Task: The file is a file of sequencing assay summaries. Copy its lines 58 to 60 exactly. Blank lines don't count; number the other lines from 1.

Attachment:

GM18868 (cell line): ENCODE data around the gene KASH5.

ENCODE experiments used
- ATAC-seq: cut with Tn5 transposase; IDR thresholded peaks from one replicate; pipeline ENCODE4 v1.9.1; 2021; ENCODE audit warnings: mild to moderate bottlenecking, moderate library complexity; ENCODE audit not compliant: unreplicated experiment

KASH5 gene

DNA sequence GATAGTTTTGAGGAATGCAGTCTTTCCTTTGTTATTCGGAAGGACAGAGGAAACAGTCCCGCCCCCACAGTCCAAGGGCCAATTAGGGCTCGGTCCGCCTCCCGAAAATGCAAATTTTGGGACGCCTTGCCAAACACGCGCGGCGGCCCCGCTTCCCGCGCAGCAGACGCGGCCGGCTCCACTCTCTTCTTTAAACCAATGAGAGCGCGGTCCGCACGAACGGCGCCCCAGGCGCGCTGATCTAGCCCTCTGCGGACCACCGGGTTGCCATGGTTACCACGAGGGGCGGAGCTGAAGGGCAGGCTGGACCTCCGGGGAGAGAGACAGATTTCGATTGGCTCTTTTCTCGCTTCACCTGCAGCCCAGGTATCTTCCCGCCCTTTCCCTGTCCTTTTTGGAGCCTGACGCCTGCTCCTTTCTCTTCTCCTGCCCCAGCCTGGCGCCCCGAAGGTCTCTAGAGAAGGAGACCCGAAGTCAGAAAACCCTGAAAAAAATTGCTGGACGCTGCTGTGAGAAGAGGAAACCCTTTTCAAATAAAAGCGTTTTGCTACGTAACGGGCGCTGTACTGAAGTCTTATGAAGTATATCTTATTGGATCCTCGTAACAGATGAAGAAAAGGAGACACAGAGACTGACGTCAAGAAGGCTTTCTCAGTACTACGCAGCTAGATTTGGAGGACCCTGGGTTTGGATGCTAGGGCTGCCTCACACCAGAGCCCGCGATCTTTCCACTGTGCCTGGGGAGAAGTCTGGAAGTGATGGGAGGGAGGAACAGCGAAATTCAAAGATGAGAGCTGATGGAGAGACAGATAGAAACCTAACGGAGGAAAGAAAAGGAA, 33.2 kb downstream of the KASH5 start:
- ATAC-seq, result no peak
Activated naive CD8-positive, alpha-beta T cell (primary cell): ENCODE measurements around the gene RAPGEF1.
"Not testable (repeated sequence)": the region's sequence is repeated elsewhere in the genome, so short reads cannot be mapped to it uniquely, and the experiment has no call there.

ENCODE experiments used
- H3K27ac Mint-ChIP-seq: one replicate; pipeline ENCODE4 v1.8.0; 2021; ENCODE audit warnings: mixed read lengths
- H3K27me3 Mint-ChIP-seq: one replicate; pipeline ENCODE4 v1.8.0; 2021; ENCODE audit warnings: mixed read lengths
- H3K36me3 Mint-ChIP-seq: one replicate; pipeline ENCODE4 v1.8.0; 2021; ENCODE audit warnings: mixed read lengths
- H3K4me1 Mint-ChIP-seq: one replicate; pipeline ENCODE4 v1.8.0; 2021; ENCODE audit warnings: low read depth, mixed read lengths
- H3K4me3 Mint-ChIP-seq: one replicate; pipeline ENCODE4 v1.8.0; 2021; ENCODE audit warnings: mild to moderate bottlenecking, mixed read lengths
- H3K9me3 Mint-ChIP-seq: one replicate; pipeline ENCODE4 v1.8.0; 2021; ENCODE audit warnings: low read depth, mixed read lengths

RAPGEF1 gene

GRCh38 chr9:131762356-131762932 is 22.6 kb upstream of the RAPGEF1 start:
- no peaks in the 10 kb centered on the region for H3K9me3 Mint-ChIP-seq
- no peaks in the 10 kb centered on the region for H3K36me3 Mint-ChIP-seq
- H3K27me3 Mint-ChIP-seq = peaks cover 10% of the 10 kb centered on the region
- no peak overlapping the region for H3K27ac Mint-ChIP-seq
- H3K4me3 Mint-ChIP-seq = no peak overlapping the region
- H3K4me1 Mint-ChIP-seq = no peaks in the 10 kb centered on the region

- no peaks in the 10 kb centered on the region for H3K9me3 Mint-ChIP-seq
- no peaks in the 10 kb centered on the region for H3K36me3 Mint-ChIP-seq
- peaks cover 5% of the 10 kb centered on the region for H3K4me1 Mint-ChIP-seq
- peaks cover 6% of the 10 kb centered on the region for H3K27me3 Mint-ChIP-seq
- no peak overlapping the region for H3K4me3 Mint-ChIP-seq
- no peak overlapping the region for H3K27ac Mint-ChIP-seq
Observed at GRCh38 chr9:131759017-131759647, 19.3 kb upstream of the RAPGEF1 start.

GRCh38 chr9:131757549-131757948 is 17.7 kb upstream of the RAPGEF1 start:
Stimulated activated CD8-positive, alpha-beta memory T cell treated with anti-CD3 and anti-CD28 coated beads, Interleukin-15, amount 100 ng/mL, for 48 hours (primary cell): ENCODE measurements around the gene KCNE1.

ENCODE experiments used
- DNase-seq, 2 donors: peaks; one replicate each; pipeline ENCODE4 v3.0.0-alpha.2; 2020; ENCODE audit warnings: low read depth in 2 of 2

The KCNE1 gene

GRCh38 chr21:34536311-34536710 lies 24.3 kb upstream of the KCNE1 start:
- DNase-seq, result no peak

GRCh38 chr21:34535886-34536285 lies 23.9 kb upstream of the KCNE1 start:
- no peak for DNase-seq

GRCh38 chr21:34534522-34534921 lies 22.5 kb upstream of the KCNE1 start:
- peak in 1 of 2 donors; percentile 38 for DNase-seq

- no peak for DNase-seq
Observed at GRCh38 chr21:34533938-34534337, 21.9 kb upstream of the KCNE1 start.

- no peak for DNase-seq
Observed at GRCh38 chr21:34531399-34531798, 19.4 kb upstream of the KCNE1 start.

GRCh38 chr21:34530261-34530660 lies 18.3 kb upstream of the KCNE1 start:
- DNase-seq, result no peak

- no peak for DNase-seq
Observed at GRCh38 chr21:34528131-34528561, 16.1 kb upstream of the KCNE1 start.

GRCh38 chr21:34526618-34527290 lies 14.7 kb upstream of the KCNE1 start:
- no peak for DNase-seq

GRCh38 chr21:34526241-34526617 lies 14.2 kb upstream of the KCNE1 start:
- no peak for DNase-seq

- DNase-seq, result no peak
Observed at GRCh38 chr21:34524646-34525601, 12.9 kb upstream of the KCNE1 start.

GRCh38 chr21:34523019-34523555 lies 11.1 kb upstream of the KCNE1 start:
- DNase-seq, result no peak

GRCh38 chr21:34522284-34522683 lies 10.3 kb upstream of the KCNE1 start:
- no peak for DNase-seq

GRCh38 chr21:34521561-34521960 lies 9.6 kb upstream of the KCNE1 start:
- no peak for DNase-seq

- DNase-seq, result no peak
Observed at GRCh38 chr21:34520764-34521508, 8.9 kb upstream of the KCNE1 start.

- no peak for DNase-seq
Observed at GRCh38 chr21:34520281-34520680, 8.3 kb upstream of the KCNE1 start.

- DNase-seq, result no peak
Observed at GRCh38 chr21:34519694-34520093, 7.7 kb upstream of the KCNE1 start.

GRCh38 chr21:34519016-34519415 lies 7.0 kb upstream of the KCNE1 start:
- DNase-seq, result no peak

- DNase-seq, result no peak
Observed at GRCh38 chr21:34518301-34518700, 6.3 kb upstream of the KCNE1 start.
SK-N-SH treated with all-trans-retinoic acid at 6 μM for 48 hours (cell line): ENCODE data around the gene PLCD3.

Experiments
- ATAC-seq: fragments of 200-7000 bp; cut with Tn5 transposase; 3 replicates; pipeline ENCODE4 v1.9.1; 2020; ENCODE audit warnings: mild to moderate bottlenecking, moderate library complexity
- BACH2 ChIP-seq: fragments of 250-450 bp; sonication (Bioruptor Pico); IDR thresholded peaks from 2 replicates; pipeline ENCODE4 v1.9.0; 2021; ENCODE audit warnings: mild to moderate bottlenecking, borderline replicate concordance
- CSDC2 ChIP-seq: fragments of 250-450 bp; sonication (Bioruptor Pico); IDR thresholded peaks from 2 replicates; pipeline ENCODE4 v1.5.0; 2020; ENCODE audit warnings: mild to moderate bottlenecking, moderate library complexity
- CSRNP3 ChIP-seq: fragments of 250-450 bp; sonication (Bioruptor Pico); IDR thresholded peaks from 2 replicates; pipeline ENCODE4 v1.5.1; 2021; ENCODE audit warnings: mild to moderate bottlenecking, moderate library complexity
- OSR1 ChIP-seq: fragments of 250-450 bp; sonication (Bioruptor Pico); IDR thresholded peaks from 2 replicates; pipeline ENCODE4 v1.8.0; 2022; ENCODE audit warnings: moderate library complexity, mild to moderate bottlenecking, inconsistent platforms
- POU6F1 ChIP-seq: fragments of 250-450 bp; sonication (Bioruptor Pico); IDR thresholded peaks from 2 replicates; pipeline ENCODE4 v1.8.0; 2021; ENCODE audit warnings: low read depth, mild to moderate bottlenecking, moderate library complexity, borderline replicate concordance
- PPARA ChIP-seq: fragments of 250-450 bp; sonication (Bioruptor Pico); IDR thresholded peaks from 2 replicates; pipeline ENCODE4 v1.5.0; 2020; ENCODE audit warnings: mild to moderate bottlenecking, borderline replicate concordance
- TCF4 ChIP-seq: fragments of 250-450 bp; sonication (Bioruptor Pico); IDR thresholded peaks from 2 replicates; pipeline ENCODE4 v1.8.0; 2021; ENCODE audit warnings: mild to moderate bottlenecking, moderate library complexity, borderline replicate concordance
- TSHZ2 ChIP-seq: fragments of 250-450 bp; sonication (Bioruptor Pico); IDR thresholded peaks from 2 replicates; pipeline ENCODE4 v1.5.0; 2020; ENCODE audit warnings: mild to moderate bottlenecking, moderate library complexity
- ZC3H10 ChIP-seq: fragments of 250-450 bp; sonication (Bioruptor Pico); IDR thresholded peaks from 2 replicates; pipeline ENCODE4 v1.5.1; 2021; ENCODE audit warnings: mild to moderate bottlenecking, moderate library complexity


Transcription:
GRCh38 chr21:34522284-34522683 lies 10.3 kb upstream of the KCNE1 start:
- no peak for DNase-seq

GRCh38 chr21:34521561-34521960 lies 9.6 kb upstream of the KCNE1 start: